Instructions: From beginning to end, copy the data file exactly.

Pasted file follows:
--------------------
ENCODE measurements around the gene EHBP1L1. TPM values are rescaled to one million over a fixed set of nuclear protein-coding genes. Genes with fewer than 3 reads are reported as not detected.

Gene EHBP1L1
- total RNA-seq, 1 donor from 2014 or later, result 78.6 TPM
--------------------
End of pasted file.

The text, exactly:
ENCODE measurements around the gene EHBP1L1. TPM values are rescaled to one million over a fixed set of nuclear protein-coding genes. Genes with fewer than 3 reads are reported as not detected.

Gene EHBP1L1
- total RNA-seq, 1 donor from 2014 or later, result 78.6 TPM